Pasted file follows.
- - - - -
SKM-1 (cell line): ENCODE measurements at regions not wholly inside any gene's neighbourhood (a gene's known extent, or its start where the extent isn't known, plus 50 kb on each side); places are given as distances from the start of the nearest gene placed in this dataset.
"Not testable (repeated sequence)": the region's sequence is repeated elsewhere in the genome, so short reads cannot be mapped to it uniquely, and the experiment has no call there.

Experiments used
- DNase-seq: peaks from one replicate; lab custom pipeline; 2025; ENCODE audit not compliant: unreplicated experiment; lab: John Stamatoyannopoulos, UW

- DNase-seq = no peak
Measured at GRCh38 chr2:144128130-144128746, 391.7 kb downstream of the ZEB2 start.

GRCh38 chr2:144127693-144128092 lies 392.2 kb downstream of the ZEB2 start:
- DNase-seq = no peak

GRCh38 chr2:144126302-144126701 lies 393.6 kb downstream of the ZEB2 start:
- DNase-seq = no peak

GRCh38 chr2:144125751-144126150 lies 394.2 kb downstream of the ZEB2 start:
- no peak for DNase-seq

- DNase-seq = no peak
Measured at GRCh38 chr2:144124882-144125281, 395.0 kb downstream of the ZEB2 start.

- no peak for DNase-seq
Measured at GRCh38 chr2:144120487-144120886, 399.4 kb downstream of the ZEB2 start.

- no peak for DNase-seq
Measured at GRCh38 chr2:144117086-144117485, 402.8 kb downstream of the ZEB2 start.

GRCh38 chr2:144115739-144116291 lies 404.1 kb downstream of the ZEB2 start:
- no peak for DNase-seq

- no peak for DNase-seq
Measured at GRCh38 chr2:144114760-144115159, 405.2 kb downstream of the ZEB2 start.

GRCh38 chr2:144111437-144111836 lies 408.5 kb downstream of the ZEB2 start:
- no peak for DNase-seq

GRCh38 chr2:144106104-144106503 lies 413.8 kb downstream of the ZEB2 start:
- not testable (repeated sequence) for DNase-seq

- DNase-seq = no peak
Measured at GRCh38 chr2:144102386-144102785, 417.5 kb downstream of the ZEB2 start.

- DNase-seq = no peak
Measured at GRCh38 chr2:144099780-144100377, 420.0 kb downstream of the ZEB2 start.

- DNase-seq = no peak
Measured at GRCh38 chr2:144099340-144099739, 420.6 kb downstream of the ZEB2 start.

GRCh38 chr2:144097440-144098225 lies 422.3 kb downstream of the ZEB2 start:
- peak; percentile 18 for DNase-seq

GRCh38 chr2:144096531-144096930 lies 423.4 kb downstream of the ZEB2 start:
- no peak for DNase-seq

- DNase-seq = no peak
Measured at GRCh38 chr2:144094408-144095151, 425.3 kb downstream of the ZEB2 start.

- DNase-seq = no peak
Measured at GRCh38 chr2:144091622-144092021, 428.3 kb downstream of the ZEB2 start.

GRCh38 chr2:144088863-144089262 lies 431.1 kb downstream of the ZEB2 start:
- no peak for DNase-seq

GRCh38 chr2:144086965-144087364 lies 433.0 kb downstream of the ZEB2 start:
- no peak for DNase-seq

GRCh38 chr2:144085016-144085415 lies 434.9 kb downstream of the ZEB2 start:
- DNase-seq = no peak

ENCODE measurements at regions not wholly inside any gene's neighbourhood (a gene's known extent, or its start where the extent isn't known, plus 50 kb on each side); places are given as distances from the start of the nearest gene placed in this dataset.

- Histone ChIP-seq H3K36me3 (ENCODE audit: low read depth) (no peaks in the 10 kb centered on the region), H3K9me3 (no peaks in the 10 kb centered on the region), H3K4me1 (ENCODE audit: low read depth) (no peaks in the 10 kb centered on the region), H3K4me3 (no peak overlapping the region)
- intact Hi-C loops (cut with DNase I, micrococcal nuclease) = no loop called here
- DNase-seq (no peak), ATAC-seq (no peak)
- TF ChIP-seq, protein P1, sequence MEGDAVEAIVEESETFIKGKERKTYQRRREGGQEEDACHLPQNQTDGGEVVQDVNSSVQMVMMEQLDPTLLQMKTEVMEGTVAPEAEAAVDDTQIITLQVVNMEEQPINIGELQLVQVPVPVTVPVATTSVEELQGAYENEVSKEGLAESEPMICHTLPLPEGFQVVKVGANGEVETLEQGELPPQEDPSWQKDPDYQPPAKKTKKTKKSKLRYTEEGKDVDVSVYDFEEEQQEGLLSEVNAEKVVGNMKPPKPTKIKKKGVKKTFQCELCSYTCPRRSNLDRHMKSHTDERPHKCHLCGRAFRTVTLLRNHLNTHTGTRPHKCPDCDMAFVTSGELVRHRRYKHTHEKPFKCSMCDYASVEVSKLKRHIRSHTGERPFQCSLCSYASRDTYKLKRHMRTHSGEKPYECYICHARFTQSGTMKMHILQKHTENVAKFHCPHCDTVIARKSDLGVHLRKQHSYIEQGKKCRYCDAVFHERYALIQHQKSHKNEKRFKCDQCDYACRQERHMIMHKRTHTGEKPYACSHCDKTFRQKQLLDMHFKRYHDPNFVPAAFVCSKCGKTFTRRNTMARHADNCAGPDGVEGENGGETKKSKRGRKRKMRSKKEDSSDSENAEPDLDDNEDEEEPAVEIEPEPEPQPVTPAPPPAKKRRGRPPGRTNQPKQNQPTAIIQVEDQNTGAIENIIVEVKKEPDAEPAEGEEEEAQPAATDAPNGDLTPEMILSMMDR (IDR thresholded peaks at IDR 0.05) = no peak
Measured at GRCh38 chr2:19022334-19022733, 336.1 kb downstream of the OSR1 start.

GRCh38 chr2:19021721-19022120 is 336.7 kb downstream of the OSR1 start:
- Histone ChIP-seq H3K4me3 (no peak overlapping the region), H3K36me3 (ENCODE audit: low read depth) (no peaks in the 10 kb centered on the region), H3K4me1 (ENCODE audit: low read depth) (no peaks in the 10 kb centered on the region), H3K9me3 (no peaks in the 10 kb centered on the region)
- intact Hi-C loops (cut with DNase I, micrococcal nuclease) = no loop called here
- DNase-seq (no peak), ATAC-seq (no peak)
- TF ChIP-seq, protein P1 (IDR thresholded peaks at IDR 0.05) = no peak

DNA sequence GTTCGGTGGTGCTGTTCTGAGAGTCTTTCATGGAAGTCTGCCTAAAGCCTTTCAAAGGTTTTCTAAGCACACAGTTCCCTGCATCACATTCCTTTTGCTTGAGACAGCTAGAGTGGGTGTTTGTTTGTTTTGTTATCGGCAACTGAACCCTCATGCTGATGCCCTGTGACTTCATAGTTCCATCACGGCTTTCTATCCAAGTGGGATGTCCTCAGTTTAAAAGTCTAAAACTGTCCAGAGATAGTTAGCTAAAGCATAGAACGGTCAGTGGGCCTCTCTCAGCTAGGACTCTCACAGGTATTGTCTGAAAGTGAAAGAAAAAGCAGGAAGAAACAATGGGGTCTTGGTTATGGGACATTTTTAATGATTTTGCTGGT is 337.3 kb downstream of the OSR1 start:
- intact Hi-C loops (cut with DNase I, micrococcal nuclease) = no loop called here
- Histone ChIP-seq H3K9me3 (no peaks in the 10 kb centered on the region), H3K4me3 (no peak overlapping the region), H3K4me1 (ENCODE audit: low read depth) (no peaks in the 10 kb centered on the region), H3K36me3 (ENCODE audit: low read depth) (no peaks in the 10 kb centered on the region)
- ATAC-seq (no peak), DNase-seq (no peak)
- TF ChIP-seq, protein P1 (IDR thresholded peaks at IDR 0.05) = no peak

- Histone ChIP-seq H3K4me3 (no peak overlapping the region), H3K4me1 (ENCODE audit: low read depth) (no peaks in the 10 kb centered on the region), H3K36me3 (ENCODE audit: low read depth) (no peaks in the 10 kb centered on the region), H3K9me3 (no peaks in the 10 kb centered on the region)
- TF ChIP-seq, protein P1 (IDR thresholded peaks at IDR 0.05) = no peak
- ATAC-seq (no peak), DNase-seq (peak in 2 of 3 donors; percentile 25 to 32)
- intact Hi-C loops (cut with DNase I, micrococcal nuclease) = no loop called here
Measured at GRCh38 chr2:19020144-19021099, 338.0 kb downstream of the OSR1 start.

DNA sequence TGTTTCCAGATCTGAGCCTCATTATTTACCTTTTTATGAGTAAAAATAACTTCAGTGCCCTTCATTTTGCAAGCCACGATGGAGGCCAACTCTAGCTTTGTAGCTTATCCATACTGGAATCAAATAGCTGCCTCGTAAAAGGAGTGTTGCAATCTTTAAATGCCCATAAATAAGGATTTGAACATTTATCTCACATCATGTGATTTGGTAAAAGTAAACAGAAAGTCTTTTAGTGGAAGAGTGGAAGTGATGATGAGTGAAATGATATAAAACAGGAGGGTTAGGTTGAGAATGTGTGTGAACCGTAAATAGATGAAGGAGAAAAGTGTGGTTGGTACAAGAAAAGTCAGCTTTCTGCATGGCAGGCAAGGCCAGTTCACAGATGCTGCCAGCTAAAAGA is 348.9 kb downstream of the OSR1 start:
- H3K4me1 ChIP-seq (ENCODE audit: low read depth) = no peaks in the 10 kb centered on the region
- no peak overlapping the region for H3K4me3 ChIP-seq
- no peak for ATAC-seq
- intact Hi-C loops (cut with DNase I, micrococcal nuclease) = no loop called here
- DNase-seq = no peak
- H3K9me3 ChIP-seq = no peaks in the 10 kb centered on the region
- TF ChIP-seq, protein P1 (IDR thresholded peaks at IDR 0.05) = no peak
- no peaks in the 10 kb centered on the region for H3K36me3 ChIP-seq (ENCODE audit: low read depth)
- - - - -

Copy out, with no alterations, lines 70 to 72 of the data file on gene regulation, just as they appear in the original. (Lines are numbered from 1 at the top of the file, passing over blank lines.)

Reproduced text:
- no peak overlapping the region for H3K4me3 ChIP-seq
- no peak for ATAC-seq
- intact Hi-C loops (cut with DNase I, micrococcal nuclease) = no loop called here